Centennial History of Missouri (The Center State), One Hundred Years in the Union, 1820-1921, By Walter B. Stevens

To no avail, I’ve attempted to discover what community of freethinkers had been living in the below mentioned Paris, Illinois.

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Centennial History of Missouri (The Center State), One Hundred Years in the Union, 1820-1921, By Walter B. Stevens

Community Experiments

Missouri has had its share of community experiments. Perhaps the most notable of these was the town of Liberal in Barton County. George H. Walser was a lawyer and a well-to-do business man who had lived with a colony of free thinkers at Paris, Illinois. He moved to Missouri near the close of the Civil war and lived at Lamar. Land was very cheap in Barton county; some of it was classed as swamp land and held at twelve and a half cents an acre. It proved to be very productive and also to have underlying it coal measures. Walser bought several sections of this land and gradually organized a settlement which he called Liberal. He gave town lots on long time to those who believed, or disbelieved, as he did. A hall was constructed for Sunday meetings to which Walser gave the name of Universal Mental Liberty Hall. A building was erected for educational purposes and that was called “Drake Normal Liberal Institute.” A paper was started with the title of “The Liberal.” Many followers of Ingersoll settled in Liberal and it was advertised as the only town on earth where there was no church, no saloon, no God and no hell. In time, however, some of the people wanted Sunday preaching. They built what they called Union church and met there on Sunday to hear the Bible read, to sing and to have preaching. Walser insisted on taking the pulpit and criticizing the sermon. This resulted in trouble; the community divided into factions. The free thinkers organized a secret society which they called “The Brotherhood.” A rival town was started adjoining Liberal on ground not controlled by Walser. This was given the name of Jennison. For years there was friction between the communities. The experiment was not successful. Gradually religion and irreligion ceased to be an issue.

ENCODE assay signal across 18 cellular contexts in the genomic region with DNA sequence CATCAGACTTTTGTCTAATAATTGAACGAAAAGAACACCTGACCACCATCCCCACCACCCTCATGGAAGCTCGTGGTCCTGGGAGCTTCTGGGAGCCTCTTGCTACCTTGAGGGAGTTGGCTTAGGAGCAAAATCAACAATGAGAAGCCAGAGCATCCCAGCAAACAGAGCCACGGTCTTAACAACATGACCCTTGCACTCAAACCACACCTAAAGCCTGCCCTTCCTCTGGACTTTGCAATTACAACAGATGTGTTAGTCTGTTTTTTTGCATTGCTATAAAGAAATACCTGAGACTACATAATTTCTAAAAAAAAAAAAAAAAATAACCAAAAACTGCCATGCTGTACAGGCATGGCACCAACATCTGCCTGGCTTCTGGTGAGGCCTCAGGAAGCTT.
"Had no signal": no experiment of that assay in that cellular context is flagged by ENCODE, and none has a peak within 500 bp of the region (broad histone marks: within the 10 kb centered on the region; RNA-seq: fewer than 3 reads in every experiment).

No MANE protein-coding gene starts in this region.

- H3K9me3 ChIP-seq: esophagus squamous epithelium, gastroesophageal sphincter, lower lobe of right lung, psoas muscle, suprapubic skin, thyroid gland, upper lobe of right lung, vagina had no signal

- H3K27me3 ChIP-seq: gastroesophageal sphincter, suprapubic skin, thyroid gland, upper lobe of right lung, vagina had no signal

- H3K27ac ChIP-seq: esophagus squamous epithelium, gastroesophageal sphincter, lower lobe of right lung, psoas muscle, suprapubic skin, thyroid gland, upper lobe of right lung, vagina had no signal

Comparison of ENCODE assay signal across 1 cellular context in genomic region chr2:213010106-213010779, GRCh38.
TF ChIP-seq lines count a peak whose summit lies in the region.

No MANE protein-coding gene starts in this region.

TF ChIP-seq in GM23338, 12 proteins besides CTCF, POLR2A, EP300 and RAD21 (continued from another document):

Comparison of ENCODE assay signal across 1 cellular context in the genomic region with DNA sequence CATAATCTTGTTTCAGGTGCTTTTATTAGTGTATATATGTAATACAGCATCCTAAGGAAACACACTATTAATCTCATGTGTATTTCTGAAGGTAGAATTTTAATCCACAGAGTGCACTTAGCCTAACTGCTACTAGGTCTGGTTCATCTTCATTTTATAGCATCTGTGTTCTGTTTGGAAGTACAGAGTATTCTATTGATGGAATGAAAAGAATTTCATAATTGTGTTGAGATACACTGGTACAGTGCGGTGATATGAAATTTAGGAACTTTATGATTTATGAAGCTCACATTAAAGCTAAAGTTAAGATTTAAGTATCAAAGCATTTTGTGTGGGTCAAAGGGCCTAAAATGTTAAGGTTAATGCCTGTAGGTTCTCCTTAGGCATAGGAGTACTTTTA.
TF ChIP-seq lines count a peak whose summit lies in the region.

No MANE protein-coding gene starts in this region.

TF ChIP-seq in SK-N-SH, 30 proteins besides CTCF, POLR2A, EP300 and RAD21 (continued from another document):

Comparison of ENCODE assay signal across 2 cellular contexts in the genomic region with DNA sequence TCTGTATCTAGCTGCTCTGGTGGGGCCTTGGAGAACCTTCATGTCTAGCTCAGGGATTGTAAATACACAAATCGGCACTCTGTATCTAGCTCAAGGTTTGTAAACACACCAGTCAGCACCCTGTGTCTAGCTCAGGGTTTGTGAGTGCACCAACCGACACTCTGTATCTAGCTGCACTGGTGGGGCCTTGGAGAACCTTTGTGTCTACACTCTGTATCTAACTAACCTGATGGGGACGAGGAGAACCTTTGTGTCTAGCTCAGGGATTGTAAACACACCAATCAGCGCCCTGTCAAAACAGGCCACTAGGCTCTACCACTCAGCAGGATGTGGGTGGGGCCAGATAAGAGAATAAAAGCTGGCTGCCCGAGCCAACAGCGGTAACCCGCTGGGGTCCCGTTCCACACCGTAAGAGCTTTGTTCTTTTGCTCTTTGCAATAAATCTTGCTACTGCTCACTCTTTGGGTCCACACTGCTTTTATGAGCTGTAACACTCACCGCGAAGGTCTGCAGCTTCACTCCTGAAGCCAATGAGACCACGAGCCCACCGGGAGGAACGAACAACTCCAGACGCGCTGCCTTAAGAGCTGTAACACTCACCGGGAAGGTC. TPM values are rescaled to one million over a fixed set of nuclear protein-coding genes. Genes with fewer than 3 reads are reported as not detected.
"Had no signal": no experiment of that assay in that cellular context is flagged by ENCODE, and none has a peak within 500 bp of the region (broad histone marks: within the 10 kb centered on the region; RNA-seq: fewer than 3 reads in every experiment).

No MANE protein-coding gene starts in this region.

The original motive for the founding of Liberal was set forth in a prospectus: “To give an asylum for those noble men and women who are willing to sacrifice the comforts of life and joys of social intercourse, rather than live a life of deception and falsehood, was the incentive which actuated us in starting the town of Liberal, where we could enjoy the full benefits of free American citizens without having some self-appointed bigot dictate to us what we should think, believe, speak, write, print or send through the mails.”

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